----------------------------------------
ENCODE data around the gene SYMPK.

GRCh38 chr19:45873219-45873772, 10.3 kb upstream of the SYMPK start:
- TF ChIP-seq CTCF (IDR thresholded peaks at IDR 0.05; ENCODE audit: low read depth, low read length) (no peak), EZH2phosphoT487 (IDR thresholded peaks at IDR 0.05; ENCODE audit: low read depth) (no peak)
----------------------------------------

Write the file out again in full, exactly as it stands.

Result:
ENCODE data around the gene SYMPK.

GRCh38 chr19:45873219-45873772, 10.3 kb upstream of the SYMPK start:
- TF ChIP-seq CTCF (IDR thresholded peaks at IDR 0.05; ENCODE audit: low read depth, low read length) (no peak), EZH2phosphoT487 (IDR thresholded peaks at IDR 0.05; ENCODE audit: low read depth) (no peak)